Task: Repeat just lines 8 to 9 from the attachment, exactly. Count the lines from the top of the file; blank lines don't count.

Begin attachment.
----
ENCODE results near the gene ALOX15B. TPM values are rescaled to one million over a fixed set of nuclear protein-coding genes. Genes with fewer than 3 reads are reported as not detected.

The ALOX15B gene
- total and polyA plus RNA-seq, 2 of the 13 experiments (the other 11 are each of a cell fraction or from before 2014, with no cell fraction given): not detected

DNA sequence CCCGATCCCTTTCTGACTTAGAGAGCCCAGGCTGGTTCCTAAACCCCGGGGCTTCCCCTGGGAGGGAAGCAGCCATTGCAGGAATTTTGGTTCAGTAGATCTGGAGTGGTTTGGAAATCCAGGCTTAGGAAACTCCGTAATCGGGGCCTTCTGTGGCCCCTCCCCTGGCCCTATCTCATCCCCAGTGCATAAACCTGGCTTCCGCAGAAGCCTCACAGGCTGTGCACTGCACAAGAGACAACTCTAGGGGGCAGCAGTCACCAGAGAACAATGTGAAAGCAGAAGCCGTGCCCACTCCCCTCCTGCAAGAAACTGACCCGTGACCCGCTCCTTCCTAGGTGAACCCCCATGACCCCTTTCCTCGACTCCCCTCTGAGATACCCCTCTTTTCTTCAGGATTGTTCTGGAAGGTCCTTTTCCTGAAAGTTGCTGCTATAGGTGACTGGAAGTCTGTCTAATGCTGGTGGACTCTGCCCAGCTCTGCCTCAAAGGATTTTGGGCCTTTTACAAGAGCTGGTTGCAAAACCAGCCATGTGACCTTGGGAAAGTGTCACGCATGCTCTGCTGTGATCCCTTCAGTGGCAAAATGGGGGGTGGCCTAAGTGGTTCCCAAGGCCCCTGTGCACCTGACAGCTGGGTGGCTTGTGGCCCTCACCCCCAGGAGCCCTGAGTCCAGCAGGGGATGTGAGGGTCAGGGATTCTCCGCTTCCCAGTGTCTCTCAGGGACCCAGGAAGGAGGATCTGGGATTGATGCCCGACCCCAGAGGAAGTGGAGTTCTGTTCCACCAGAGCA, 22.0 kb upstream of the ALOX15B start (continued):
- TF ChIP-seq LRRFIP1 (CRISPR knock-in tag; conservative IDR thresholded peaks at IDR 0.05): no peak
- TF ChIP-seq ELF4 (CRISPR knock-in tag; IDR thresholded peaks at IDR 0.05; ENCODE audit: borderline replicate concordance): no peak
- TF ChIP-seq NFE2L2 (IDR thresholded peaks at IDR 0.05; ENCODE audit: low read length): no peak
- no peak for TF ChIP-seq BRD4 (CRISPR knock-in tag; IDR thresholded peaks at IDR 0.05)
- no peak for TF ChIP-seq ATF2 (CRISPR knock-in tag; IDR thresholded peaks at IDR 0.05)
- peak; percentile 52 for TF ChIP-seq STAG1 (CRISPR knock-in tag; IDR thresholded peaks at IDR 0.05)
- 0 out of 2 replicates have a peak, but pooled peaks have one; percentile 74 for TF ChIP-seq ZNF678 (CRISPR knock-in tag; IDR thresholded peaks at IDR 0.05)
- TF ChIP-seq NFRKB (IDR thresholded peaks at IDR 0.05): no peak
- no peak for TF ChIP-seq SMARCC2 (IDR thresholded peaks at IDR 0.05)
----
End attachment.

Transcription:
- no peak for TF ChIP-seq BRD4 (CRISPR knock-in tag; IDR thresholded peaks at IDR 0.05)
- no peak for TF ChIP-seq ATF2 (CRISPR knock-in tag; IDR thresholded peaks at IDR 0.05)